Based on mixed‐methods fieldwork in north‐western Nicaragua, we find that rather than produce remittance landscapes, or an abandonment of agriculture, subsistence migration,” or mobility to maintain small‐scale agriculture as a food security strategy, help families to persist in agriculture in a context of worsening environmental and structural conditions.

Carte, L., et al. 2019. Subsistence migration: Smallholder food security and the maintenance of agriculture through mobility in Nicaragua.  The Geographical Journal, DOI: 10.1111/geoj.12287

DOI: https://doi.org/10.1111/geoj.12287
Journal Article
Year: 2019

Aging Human Populations: Good for Us, Good for the Earth

The article clarifies the many environmental benefits of smaller populations, concluding that reversing population growth would abate species extinctions, avoid overconsumption of fresh water and many other resources, and mitigate climate change by lowering greenhouse gas emissions.

Götmark, F., et al.  2018. Aging Human Populations: Good for Us, Good for the Earth. Trends in Ecology & Evolution 33(11): 851-862

DOI: https://doi.org/10.1016/j.tree.2018.08.015
Journal Article
Year: 2019

Migration as a human affair: Integrating individual stress thresholds into quantitative models of climate migration

The authors used coastal Bangladesh as case study, and extracted data from a seasonal 1500-household survey to generate a mobility index for households living in five coastal villages on the highly-exposed southwest coast.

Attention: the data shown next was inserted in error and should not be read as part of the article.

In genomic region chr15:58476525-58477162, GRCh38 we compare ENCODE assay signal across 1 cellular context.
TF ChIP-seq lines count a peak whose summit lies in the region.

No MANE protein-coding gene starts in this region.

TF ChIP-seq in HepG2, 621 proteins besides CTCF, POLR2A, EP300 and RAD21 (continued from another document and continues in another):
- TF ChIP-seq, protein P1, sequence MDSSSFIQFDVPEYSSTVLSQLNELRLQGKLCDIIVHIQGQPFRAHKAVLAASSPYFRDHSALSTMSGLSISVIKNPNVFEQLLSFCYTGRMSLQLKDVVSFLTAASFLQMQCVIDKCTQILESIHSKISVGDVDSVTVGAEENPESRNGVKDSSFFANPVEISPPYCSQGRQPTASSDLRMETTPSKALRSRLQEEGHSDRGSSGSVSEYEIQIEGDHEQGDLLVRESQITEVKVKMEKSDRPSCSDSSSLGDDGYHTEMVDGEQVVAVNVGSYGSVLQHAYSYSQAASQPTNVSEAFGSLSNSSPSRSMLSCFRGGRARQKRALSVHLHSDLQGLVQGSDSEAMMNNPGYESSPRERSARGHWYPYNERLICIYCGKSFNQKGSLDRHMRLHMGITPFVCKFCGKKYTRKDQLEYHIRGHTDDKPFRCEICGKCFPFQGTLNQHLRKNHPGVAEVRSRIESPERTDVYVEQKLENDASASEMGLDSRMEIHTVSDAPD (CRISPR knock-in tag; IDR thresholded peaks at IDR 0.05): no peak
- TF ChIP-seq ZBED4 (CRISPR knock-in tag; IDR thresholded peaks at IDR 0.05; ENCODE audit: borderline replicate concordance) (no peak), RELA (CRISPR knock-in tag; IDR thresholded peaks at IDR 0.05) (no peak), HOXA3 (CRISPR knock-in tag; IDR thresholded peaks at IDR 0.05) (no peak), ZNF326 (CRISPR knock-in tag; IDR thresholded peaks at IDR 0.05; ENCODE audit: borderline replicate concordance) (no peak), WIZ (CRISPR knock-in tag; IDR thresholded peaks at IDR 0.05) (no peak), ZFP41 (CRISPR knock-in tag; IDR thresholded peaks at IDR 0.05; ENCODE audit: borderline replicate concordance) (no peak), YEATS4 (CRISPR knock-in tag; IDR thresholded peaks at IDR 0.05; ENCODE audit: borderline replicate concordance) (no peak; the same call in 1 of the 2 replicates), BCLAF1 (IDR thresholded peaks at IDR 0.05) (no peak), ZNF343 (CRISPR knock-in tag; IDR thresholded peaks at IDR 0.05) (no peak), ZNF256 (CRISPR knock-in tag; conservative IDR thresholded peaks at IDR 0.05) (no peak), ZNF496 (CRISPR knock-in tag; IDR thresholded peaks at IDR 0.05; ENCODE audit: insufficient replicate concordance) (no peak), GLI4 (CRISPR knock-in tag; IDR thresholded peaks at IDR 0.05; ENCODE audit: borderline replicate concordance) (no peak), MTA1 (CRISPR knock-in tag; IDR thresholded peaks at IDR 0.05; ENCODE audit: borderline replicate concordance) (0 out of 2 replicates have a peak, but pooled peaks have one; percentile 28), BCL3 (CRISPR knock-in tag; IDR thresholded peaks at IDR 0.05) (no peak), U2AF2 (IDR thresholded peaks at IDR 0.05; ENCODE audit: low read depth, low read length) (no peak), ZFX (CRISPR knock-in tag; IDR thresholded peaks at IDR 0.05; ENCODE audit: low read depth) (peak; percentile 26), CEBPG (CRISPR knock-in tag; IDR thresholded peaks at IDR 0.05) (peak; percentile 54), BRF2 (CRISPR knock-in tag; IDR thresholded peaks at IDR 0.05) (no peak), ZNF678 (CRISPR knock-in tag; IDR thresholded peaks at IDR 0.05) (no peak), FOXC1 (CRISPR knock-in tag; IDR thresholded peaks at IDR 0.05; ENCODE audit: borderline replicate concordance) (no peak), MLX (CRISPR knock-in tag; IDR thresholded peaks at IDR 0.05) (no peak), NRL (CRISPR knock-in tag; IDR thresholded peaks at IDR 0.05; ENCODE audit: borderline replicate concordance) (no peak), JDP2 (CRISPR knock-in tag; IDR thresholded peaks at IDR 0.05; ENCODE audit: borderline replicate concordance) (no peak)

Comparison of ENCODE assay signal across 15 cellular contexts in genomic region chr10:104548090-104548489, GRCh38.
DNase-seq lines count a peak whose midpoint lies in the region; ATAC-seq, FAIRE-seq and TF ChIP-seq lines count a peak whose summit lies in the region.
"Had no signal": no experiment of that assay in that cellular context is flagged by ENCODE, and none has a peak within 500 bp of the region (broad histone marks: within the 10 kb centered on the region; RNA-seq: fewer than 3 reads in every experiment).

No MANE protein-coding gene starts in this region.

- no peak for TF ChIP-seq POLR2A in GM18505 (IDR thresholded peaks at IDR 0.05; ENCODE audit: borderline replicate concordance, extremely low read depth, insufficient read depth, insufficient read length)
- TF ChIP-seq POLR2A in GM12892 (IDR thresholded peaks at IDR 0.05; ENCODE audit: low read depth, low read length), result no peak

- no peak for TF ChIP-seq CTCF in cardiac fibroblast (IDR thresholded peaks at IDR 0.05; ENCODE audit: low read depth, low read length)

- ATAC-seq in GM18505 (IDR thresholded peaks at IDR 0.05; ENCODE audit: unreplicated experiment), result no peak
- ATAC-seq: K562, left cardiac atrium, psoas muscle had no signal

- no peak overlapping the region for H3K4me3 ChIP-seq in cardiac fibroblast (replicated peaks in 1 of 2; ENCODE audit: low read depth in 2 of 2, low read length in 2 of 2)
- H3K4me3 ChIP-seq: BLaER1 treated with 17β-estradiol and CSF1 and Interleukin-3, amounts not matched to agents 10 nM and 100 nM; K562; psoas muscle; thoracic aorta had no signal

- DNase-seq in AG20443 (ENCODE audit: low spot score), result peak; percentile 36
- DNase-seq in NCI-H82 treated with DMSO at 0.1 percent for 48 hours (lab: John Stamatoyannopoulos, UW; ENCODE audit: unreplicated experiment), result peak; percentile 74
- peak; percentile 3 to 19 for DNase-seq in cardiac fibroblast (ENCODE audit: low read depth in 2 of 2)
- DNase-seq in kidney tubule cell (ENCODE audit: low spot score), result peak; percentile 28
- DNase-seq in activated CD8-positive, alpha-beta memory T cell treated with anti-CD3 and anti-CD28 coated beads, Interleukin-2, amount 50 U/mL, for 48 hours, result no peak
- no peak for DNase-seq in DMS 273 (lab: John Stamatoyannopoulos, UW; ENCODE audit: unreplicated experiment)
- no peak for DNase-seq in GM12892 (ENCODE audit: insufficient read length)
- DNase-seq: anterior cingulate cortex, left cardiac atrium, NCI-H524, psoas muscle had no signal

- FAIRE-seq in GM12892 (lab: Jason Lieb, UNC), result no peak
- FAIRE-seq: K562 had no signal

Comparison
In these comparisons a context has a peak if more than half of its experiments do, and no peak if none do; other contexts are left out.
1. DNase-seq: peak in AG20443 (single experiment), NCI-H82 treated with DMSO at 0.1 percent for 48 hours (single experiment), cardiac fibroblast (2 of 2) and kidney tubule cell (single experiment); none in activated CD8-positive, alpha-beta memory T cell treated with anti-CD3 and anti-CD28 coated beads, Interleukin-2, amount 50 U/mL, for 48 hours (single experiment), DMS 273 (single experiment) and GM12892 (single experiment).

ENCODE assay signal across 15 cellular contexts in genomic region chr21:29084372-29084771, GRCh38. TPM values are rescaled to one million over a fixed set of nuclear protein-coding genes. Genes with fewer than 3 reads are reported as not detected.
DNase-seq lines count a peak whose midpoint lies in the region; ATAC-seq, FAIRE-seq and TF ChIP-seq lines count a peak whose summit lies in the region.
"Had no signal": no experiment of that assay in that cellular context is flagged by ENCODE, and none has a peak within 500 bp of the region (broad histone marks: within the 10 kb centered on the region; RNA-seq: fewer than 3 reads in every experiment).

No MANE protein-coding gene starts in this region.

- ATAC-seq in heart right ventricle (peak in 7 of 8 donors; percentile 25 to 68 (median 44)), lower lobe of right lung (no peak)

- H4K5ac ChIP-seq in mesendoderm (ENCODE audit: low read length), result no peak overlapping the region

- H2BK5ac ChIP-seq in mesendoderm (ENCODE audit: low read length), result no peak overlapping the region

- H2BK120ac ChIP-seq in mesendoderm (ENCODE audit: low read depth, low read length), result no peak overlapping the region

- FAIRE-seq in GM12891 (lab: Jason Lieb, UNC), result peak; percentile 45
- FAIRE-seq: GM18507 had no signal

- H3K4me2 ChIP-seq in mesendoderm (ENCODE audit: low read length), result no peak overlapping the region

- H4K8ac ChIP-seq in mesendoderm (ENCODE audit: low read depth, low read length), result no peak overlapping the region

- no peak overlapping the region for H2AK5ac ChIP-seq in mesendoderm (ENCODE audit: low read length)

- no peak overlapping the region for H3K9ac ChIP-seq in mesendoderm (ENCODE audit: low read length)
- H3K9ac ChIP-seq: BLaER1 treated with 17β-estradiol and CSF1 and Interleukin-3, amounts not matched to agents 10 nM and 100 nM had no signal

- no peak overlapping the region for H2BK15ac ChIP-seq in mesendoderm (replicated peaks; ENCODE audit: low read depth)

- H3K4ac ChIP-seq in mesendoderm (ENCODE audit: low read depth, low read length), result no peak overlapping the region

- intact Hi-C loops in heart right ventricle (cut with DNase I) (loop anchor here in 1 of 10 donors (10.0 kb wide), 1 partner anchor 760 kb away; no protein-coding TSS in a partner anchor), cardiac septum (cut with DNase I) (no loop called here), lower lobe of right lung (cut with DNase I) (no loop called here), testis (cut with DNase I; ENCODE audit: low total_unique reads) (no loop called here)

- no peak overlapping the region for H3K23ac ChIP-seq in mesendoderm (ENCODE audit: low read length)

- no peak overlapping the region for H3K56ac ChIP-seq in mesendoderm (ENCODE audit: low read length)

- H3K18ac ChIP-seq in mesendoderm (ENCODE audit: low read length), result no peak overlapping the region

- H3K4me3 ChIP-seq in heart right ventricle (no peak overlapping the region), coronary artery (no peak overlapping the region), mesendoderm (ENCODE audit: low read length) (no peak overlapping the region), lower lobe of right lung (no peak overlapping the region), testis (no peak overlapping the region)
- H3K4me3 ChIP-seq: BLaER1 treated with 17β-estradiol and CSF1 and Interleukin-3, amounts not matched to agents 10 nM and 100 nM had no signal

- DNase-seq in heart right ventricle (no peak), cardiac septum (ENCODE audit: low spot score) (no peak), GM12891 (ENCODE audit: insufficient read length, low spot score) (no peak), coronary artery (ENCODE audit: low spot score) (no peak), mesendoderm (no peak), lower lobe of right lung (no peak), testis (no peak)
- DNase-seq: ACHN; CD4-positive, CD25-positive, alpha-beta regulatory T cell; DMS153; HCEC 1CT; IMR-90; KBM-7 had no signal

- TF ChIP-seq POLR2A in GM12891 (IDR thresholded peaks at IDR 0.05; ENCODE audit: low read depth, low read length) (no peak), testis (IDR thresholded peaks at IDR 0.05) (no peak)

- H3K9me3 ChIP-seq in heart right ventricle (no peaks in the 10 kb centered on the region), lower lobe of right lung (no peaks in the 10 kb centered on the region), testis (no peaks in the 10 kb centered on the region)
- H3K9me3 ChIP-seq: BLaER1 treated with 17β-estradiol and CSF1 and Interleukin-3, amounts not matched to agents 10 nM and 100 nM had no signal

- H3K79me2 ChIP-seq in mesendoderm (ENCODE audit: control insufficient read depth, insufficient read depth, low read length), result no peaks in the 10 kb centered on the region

Adams, H. and S. Kay.  2019. Migration as a human affair: Integrating individual stress thresholds into quantitative models of climate migration. Environmental Science & Policy 93: 129-138

DOI: https://doi.org/10.1016/j.envsci.2018.10.015
Journal Article
Year: 2019

Climate Plan Clearinghouse

This page is one-stop shopping for climate plans across the continent. Eventually, users will be able to conduct word-string and/or keyword searches of the plans, enabling efficient queries for different climate risks (e.g. urban heat islands) or discreet adaptation and/or mitigation measures (e.g. living shorelines). Currently, users can download plans that have already been uploaded by the Hub administrator.

Climate Plan Clearinghouse. Urban Climate Change Research Network – North American Hub

Educational Resource
Year: 2019

Gendered space and climate resilience in informal settlements in Khulna City, Bangladesh

In this paper, a qualitative study exploring conditions of the urban poor in Khulna, Bangladesh, argues that gendered constraints in both inhabiting and shaping spaces is an underlying cause of differential climate resilience; alternatively, planning climate-resilient spaces can be seen as a fundamental change contributing to transformative adaptation.

Jabeen, H. 2019. Gendered space and climate resilience in informal settlements in Khulna City, Bangladesh. Environment and Urbanization, DOI: 10.1177/0956247819828274

DOI: https://doi.org/10.1177/0956247819828274
Journal Article
Year: 2019

The Overpopulation Project

Over the past two centuries Earth’s human population has doubled, and doubled again, and nearly doubled yet again, increasing from 1 billion to over 7.6 billion people. This huge increase is at the root of grave global environmental problems, from climate change to mass species extinction. With help from a generous grant from the Global Challenges Foundation, The Overpopulation Project studies the environmental impacts of overpopulation and explores humane policies to end population growth around the world.

The Overpopulation Project. Urban Climate Change Research Network – North American Hub

Research Project
Year: 2019